So far there seems to be very little hard information available about this, although I am aware of at least one other ongoing related effort. Several megabytes of NT-security archives, random whitepapers, RFCs, the CIFS spec, the Samba stuff, a few MS knowledge-base articles, strings extracted from binaries, and packet dumps have been dutifully waded through during the information-gathering stages of this project, and there are *still* many missing pieces. Some compatible platforms were unavailable for testing, notably OS/2. While often tedious, at least the way has been generously littered with occurrences of clapping hand to forehead and muttering "crikey, what are they *thinking*?!" The intent is not to compete against other works in progress, it is rather to aid them in moving forward.

This document may be freely copied and quoted in whole or part, provided that proper attribution is included. Many of the ideas contained herein are not new, although it is possible that one or two hitherto unknown problems or methods have been independently discovered. The point is to collect the information into one place and describe a stepwise procedure for evaluating this type of network environment, in a way that those of us who have hitherto mostly shunned any dealings with Microsoft and other PC network products can readily understand.

Groundwork: What's out there?

Little needs to be said here. Given a target network or set of IP addresses, well-known methods can be used for finding the target hosts -- the procedure which at least one large contractor refers to as "network contour assessment." DNS zone dumps in conjunction with tools such as "fping" can quickly locate active machines. To specifically locate potential SMB servers, scanning for TCP port 139 is a fairly safe bet. In the absence of packet filtering, connection attempts there either open or get refused so it is unnecessary to wait around for long timeouts. If machines respond to pinging or other connectivity tests but TCP connections to 139 time out, then it is likely that there is a packet filter in the way protecting against NetBIOS traffic. A Unix parallel would be running something like "rpcinfo -p" against a set of targets to find NFS servers, which may or may not be protected by a filter blocking traffic to the portmapper at TCP/UDP 111.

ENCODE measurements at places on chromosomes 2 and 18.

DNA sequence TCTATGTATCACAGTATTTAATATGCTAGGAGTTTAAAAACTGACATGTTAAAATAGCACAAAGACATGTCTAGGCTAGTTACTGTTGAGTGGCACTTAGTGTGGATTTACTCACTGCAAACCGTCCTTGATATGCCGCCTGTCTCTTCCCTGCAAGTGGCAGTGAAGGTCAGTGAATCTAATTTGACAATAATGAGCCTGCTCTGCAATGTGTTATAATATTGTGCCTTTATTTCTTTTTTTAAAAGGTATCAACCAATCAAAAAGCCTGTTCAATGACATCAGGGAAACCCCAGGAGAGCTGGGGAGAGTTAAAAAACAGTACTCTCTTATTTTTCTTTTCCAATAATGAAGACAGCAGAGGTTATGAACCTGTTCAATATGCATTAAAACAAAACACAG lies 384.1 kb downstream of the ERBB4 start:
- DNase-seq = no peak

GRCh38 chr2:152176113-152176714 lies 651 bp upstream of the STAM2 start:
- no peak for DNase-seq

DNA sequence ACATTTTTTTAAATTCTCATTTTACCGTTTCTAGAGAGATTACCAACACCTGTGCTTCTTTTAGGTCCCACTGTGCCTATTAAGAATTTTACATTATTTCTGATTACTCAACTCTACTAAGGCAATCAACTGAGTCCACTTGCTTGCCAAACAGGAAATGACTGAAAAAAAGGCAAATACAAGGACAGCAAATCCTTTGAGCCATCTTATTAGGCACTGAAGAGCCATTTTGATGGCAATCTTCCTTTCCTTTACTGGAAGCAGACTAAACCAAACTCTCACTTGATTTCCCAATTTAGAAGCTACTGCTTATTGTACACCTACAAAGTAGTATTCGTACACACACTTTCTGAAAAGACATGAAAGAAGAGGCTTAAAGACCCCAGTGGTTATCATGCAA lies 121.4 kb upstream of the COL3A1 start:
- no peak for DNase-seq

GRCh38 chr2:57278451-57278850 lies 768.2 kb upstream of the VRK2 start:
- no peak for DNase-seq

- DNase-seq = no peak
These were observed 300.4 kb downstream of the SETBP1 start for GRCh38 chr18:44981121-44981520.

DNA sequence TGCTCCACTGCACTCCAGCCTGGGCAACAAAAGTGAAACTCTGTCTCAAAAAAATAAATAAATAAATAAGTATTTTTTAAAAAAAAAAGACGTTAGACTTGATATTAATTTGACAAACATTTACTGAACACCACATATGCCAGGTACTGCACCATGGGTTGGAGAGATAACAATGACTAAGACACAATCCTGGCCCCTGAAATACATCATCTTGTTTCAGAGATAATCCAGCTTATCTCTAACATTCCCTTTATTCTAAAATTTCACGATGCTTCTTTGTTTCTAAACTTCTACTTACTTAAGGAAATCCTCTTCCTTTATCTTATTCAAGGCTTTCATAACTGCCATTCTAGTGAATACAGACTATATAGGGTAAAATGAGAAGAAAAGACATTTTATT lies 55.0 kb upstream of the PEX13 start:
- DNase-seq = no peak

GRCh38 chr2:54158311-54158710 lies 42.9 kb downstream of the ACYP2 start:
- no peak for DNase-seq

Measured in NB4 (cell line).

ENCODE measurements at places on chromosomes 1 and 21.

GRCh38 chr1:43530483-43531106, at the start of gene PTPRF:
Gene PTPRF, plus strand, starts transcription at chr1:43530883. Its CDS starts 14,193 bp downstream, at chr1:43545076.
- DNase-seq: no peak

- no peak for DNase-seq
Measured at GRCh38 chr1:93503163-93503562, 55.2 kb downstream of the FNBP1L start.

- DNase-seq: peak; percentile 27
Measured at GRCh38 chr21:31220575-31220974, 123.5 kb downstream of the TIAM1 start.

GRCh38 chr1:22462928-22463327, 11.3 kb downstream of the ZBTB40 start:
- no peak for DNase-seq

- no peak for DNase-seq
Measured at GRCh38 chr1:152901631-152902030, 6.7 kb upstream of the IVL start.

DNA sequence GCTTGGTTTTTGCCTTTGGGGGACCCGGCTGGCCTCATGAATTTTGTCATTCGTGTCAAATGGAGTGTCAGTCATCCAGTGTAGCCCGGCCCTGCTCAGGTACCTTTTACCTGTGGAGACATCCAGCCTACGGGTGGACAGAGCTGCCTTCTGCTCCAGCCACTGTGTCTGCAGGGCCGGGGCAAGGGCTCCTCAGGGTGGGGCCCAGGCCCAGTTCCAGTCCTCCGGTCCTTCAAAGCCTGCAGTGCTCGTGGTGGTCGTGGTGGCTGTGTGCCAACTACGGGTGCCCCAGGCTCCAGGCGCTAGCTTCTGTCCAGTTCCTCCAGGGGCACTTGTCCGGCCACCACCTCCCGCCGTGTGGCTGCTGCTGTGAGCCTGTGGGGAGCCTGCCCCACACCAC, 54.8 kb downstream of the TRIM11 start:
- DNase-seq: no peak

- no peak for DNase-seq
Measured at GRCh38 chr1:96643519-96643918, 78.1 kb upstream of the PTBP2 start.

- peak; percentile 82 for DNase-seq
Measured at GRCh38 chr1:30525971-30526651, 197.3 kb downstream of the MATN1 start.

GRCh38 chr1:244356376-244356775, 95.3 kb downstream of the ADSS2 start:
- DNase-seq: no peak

We will therefore assume having collected a list of potential SMB servers, and proceed to attack a single target therein. Note however that information gleaned from neighboring machines may be useful, just as in the traditional Unix-based environment. Remembering various information about a network as a whole and plugging it back into specific host attacks is a classic approach amply detailed in numerous papers.

Phase 0: Name determination

To establish an SMB session to a typical target, one must not only have its IP address but also know its "computer name." This is an arbitrary name similar to a DNS hostname assigned by an administrator, unique within an organization or at least a given LAN, and in many installations the computername and DNS name are the same for administrative convenience. Name resolution is by definition a separate entity from SMB itself, and employs a variety of methods including static files, DNS, WINS, and local-wire broadcasts. When a machine is running NetBIOS over TCP/IP, or "NBT", it attaches its own little name service to UDP port 137, which makes a continual effort to both locate and disseminate as much info as it can about services on the local LAN. One of its functions is periodically broadcasting its own set of names on to the local wire, to notify immediate neighbors that it exists and offers services. IP routers generally do not forward these broadcasts, so passive receivers outside an immediate subnet will not learn these names or which IP hosts they belong to. Fortunately there is usually an easy way to remotely determine the name, known as a "node status query." The name service also replies to direct queries about certain names associated with its own particular host, and if it is running as a WINS server it can give out even more information.